"It's not what the lyrics say, it's how they're said that can get you into trouble if the points aren't made in the right way. I've changed the lyrics I don't know how many times in the last three years. Lyrics were never that important when I first started writing."
His early work was more musically influenced, in part because of the genres of the day. "When I was a kid, I couldn't understand most of the words in the songs I heard, so the music drew me to itself, not the lyrics. I still don't really start on lyrics until I've got the musical idea. The music has to move you emotionally; the lyrics can do it, but I don't count on that. Music by itself should be able to put across the feeling. If you can make the music and the lyrics say the very same thing, then you've accomplished what you're looking for. A lot of people ignore that, putting happy words with a sad song or something, and that's just confusing."
"If an artist is trying to convey a message at all, he or she should make sure that the entire message is all there, and that anyone listening will know. I wrote a song called 'Waiting To Die' that was about depression and people who are depressed. The lyrics at first sound about as hopeless as it can get, though they brighten up a bit in the end. When you listen to the music, though, when you hear the first chords, you're there. Anyone who's ever listened to the first few seconds says, 'What do you want me to do, kill myself?' The message is conveyed in the first four chords - and that's what I've tried to do with this whole new CD."
It's not that Randy Jackson's had a lot of time on his hands to write the new project, of course. He has a busy solo acoustic act, still performs with Zebra (often on mini-tours), and frequently takes center stage with symphony orchestras. As antithetical to rock and roll as a symphony performance might seem, it's actually one of Jackson's favorite gigs.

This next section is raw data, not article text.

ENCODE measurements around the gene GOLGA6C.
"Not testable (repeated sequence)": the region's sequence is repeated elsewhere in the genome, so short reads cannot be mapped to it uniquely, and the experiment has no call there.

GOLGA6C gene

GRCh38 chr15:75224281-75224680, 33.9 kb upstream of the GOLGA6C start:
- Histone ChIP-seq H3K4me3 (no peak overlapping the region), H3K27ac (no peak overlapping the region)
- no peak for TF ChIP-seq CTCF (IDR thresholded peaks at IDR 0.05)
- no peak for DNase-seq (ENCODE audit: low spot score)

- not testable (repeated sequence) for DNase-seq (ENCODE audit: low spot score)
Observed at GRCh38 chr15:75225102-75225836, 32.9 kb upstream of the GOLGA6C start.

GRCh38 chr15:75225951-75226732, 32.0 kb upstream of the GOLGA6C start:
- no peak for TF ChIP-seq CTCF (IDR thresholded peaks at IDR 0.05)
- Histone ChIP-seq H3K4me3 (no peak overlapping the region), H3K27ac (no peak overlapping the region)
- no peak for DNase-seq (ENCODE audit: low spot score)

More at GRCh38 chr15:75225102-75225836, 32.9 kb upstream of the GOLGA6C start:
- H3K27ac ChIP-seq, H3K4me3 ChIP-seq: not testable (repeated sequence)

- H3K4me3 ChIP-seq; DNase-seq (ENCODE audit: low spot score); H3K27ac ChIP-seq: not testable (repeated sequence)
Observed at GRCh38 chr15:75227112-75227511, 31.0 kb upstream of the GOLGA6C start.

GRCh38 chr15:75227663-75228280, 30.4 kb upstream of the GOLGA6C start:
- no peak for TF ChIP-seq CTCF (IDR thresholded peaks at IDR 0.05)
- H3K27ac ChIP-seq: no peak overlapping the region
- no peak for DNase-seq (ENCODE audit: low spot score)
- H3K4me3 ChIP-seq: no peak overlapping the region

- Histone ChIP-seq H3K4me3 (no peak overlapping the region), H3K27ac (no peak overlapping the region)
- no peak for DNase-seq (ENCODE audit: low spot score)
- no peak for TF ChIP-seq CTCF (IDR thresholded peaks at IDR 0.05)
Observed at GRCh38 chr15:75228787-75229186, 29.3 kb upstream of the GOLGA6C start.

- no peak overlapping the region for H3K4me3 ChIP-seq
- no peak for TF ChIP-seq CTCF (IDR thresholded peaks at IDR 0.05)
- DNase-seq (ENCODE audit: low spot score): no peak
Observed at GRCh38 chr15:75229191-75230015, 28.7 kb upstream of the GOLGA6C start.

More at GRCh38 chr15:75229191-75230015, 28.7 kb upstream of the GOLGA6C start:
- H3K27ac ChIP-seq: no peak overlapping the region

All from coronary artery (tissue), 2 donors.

"There's a conductor in Virginia, Brent Havens, who put together scores for Led Zeppelin tunes and hired some local musicians to play bass, drums and guitar with the Virginia Symphony Orchestra. The singer they'd hired wasn't working out, so they happened to call my agent. I first worked with the symphony in 1998 and it all just worked great."
Since that first time, he's performed with the Colorado, Atlanta, Jacksonville and other symphonies, and has added a Pink Floyd symphony score to his repertoire with conductor Havens as well. A recent orchestral date in Buffalo sold out so quickly that he's booked to perform there again on July 28, 2002 - this time with the Zeppelin symphonic work.
"The people who play in the symphony orchestra know the songs, but some of them kind of wondered 'who is this guy' at first. But Brent Havens is a great conductor and he made them feel comfortable. He's not fooling around with this - the scores are really written well, and by the end of rehearsals, the musicians all loved it - and the audiences love it."
Randy Jackson's touring schedule and CDs can all be found at http://www.thedoor.com (here's a tip: don't click on "skip the flash intro" - let it play out - it's worth the very few extra seconds).
There's only one problem with writing an article about Randy Jackson - he's accomplished so much, and has so much to say, one article just doesn't cover it. Therefore, I propose "Behind The Door with Randy Jackson: Part II", coming soon.
There are techniques, technological inventions and insights into arranging and composing still to be shared from my interview with Randy, who, aside from being bright, creative and insightful, is a really nice guy from whom one can expect ever-evolving work. Stay tuned.